Gardner, the city's top prosecutor, said Mark and Patricia McCloskey will be charged with felony unlawful use of a weapon following the June 28 incident.
"It is illegal to wave weapons in a threatening manner -- that is unlawful in the city of St. Louis," Gardner said in a statement. She added that she was recommending a diversion program as an alternative to jail.
The McCloskeys have said many times they were defending themselves, with tensions high in St. Louis and other cities over race and law enforcement. They said that the crowd of demonstrators broke an iron gate marked with "No Trespassing" and "Private Street" signs, and that some violently threatened them.
In a statement to Fox News, the couple's attorney, Joel Schwartz, called the charges "disheartening."
"I, along with my clients, support the First Amendment right of every citizen to have their voice and opinion heard.," Schwartz said. "This right, however, must be balanced with the Second Amendment and Missouri law, which entitle each of us to protect our home and family from potential threats."
The husband and wife told "Hannity" earlier this month they were preparing to sit down for dinner on their porch when "300 to 500 people" stormed their community gate and began marching toward them.
The couple, both attorneys, displayed weapons as Black Lives Matter activists walked onto the private street in their community. They were headed to the home of St. Louis Mayor Lyda Krewson.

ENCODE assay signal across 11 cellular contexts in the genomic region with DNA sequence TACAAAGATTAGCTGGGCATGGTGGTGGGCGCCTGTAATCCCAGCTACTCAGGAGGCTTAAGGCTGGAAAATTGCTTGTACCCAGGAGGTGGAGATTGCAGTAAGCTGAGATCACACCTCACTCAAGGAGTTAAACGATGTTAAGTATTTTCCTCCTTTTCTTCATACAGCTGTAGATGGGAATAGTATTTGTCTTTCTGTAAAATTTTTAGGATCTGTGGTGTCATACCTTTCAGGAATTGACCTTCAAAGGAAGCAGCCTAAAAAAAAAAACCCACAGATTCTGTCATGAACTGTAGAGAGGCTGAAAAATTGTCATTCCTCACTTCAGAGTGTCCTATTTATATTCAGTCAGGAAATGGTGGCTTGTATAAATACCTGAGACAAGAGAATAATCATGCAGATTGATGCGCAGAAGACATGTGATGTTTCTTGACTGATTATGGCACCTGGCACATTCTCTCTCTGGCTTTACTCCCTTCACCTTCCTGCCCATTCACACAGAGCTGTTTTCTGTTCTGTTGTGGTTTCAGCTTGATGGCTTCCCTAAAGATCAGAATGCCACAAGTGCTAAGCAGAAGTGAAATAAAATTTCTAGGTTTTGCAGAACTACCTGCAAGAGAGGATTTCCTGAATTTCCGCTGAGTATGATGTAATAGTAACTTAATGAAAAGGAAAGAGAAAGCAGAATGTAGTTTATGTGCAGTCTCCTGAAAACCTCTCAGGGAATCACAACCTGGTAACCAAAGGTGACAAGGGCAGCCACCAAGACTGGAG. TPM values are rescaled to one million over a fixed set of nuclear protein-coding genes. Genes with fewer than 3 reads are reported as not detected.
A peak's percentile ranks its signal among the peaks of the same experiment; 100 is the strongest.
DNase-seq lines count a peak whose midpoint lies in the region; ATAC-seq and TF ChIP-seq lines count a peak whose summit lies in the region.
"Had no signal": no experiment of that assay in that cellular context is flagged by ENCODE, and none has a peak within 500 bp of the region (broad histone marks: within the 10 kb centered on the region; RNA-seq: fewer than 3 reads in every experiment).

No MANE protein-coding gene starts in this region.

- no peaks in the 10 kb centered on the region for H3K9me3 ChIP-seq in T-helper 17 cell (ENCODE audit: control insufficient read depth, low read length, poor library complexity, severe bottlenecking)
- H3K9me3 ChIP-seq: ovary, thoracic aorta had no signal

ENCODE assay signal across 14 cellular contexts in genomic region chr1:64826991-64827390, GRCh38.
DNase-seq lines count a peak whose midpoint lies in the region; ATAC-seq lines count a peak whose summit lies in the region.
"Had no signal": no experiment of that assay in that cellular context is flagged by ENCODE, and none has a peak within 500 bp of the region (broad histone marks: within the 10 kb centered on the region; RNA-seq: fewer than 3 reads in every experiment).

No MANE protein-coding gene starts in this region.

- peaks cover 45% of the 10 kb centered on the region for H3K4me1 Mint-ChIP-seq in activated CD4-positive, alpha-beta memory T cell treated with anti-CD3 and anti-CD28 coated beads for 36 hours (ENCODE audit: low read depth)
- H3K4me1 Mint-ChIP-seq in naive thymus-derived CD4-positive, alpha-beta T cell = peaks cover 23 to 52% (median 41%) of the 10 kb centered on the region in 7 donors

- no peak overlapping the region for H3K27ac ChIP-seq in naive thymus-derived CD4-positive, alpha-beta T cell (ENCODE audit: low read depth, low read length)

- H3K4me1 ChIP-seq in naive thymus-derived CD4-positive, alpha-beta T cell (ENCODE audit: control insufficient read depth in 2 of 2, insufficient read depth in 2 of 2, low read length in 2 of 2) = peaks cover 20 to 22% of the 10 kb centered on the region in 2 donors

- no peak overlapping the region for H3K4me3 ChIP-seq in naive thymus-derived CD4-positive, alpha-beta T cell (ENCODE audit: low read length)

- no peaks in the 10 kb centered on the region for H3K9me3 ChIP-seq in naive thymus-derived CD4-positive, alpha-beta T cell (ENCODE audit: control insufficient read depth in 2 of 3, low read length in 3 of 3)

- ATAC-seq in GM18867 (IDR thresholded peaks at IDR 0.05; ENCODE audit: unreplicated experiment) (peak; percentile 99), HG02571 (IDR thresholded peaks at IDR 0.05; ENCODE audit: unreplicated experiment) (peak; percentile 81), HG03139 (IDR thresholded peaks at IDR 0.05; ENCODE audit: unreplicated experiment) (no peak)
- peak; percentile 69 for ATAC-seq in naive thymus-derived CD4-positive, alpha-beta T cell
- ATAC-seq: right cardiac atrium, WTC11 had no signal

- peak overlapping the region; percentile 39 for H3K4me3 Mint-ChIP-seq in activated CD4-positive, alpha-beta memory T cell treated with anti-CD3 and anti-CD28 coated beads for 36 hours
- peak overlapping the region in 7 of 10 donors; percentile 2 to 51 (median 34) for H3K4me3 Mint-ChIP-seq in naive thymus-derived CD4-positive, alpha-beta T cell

"[They said] that they were going to kill us," Patricia McCloskey recalled at the time. "They were going to come in there. They were going to burn down the house. They were going to be living in our house after I was dead, and they were pointing to different rooms and said, 'That’s going to be my bedroom and that’s going to be the living room and I’m going to be taking a shower in that room.'"
The husband and wife maintained they were protecting their home. St. Louis police seized the rifle from the home pursuant to a search warrant.
No shots were fired but the incident quickly went viral and fueled the debate over what rights do property owners have when confronted with perceived threats.
Missouri Gov. Mike Parson, a Republican, said Friday he would consider pardoning the couple should they be criminally charged.
"A mob does not have the right to charge your property," Parson told 97.1 FM. "They had every right to protect themselves."
Parson's office did not immediately respond to a Fox News request for comment.
Last week, Sen. Josh Hawley, R-Mo., urged Attorney General Bill Barr to investigate Gardner over her decision to investigate the couple, saying the prosecutor has been hostile to gun rights in the past.
"This is an unacceptable abuse of power and threat to the Second Amendment, and I urge you to consider a federal civil rights investigation," Hawley wrote in a letter to Barr. "No family should face the threat of harassment or malicious prosecution for exercising that right."
The Associated Press contributed to this report.